The Holidays are upon us and in many cultures it is a time to share. Black Friday and Cyber Monday focus on sharing in terms of physical gift giving, but I think there are other important kinds of sharing as well. Knowledge and perspective can be a wonderful gift. I’m writing to ask you about the best strategies you have found for sharing knowledge and wisdom.

In The Plugged-In ManagerI tell Rhonda Winter’s story about sharing by thinking aloud (she's the CIO at the Indianapolis Motor Speedway). I also suggest giving colleagues the chance to learn by doing. Both these methods are subtle, informal ways of sharing ideas that we have learned through experience.

I am generally biased toward learning by doing. I do wonder though, in these hectic times when many people are doing jobs that used to be done by multiple colleagues, whether we need to be more direct if we are going to share knowledge. Research suggests that it is difficult to be creative or to learn new techniques when under a heavy workload. We may be expecting a lot of our colleagues if are looking for them to learn on their own in our current environment.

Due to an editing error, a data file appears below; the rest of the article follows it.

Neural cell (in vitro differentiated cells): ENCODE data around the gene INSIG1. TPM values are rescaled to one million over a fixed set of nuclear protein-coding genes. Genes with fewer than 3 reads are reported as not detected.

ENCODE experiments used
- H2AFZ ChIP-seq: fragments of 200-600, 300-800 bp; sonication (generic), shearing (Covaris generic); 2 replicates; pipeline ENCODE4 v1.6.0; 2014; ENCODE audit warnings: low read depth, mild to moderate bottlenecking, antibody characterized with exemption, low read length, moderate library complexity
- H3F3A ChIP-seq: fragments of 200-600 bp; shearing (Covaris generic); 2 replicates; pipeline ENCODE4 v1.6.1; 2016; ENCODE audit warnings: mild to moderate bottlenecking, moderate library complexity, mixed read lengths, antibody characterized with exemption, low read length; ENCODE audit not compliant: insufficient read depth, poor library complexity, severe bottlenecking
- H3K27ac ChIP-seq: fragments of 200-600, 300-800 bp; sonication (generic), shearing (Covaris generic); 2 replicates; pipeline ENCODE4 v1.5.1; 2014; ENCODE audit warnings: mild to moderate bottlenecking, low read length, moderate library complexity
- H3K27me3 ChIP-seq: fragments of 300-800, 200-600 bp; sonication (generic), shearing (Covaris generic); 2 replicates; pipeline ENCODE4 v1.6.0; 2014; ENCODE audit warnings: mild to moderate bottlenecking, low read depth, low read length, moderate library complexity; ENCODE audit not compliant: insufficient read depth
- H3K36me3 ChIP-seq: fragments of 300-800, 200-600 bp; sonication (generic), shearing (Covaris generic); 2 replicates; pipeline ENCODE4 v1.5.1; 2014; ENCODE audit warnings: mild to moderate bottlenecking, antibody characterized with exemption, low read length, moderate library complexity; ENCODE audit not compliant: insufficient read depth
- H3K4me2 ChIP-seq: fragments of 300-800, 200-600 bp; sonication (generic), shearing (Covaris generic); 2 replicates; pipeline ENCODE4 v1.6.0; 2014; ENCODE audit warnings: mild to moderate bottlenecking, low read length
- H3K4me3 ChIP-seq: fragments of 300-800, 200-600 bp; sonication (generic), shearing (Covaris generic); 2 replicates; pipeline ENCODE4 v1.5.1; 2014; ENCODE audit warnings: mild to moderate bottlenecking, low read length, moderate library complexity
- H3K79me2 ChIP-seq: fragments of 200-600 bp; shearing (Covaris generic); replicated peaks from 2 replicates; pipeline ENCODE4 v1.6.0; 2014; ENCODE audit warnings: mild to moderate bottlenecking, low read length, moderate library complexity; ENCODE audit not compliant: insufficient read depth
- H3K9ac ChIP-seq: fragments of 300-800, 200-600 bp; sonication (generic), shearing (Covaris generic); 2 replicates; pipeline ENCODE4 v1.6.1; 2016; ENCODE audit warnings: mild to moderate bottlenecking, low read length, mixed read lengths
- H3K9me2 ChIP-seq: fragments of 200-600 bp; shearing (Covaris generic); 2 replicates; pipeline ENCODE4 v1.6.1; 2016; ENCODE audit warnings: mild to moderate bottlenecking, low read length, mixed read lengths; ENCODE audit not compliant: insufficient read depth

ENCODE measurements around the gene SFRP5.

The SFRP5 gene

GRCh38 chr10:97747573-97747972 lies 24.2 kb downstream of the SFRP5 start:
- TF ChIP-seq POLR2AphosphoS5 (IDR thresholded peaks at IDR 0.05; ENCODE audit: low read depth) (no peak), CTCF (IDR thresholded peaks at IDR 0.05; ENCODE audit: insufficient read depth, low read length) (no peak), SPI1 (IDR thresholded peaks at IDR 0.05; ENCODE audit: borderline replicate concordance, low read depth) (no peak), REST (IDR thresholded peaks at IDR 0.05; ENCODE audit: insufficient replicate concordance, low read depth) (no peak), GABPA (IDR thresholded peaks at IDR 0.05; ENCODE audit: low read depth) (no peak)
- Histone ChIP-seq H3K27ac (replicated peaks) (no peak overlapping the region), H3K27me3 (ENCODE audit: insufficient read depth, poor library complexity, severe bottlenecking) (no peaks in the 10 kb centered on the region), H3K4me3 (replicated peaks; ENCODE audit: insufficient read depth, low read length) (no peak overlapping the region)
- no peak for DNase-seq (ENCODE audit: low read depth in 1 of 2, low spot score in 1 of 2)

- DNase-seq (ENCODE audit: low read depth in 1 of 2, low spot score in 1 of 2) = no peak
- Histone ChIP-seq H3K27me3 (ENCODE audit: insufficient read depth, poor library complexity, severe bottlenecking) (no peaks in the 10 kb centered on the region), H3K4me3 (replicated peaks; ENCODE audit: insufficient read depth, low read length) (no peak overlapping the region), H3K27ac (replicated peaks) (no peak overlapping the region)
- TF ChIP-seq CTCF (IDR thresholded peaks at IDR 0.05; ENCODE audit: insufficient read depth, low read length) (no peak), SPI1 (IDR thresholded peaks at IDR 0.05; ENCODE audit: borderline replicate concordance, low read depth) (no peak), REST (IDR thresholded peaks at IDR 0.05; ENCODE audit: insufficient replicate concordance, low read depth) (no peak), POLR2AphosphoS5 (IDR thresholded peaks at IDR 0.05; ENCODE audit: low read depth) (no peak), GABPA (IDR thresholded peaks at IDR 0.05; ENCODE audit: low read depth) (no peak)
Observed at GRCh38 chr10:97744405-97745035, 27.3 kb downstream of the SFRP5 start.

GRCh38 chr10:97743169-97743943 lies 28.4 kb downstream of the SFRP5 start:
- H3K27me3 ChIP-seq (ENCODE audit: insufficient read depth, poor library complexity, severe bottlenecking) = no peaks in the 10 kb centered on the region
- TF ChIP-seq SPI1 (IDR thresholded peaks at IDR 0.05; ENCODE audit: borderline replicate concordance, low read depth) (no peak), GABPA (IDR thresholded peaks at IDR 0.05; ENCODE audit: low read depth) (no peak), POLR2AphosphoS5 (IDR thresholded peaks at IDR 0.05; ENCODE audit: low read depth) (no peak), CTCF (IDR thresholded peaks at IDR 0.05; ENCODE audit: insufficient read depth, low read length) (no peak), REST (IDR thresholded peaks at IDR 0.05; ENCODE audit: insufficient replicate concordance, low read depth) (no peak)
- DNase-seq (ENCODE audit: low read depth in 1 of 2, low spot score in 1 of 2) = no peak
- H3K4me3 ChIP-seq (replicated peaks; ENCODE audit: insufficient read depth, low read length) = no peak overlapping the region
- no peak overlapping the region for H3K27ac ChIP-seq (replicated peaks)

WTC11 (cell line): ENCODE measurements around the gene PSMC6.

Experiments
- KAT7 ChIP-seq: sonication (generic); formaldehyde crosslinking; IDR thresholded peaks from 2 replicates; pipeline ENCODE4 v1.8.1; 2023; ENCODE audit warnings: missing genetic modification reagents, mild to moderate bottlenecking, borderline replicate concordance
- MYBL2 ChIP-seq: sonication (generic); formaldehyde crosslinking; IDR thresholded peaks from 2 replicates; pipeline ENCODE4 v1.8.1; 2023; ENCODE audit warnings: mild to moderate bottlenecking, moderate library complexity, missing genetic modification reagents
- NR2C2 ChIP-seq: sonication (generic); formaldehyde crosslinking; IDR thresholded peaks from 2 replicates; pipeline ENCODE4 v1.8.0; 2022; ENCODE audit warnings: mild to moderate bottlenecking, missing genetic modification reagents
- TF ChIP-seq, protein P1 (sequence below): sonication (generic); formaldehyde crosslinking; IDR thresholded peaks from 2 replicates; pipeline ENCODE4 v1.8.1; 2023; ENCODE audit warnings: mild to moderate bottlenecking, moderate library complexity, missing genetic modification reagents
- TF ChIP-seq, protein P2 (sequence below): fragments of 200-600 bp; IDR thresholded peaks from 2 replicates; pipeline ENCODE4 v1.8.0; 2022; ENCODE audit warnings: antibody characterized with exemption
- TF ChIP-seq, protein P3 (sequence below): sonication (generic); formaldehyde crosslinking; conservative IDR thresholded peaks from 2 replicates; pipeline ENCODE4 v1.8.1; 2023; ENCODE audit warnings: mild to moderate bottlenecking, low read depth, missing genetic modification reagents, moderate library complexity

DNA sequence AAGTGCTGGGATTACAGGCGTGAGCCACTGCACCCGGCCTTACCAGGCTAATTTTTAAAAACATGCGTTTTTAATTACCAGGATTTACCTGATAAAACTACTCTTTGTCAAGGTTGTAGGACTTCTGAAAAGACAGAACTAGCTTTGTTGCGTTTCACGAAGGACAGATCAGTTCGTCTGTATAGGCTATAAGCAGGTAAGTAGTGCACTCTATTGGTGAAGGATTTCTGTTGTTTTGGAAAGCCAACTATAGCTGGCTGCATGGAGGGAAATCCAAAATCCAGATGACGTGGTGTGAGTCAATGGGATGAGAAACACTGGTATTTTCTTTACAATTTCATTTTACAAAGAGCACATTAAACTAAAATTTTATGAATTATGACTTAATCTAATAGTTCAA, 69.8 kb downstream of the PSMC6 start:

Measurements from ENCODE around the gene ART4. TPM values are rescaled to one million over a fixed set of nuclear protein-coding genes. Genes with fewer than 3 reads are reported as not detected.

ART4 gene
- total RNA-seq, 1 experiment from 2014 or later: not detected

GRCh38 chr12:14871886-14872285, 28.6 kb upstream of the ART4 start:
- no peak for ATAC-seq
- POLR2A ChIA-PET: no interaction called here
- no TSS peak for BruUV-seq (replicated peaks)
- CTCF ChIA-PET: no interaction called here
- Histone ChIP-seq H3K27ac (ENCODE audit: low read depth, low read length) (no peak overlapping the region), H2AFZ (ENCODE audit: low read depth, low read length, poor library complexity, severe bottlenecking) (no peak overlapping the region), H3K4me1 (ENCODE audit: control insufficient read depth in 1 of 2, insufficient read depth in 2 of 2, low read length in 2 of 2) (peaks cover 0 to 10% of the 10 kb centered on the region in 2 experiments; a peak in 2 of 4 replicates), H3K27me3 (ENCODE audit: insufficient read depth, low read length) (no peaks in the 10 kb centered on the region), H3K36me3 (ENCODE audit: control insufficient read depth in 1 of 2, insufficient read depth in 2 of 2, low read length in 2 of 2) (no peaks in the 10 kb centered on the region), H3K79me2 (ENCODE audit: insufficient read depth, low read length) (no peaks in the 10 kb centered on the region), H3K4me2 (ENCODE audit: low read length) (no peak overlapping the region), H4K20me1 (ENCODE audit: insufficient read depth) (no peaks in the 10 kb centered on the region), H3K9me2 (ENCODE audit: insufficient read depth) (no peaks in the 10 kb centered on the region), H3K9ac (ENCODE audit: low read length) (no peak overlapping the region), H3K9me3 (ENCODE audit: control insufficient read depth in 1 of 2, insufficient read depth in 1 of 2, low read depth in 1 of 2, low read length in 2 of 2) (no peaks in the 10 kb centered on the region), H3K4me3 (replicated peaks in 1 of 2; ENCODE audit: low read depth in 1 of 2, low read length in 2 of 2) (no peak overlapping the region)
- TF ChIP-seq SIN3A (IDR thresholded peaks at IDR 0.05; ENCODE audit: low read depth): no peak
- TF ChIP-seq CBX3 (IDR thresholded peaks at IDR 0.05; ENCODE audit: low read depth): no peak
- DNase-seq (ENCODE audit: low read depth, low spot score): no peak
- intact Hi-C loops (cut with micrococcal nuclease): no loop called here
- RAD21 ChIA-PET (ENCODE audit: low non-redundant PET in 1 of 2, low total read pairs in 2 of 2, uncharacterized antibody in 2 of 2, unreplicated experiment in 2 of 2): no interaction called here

Some questions (and comments are appreciated below):

  1. What strategies have you found valuable for nudging colleagues towards new ideas that you have found useful yourself? Is it possible to learn without doing if provided with appropriate guidance?
  2. Do you have examples of more direct, formal strategies for helping subordinates, peers, and even bosses, gain knowledge and wisdom in your area of expertise?
  3. Have you personally been able to gain deep understanding when presented with structured, formal forms of knowledge, versus having the chance to learn by doing?
  4. Will you join me in sharing the gift of time and mental space with a colleague so they can have the opportunity to gain some small piece of wisdom during this hectic time?

In a prior post I offered a list of books that I have found valuable over the last year. That was a subtle, or perhaps not subtle at all, way of sharing ideas that I think you and your colleagues might find of value. Books make wonderful holiday gifts and prizes. However, books without time to read are of little value. I hope you can give yourself, and your colleagues, the gift of time and mental space in this holiday season.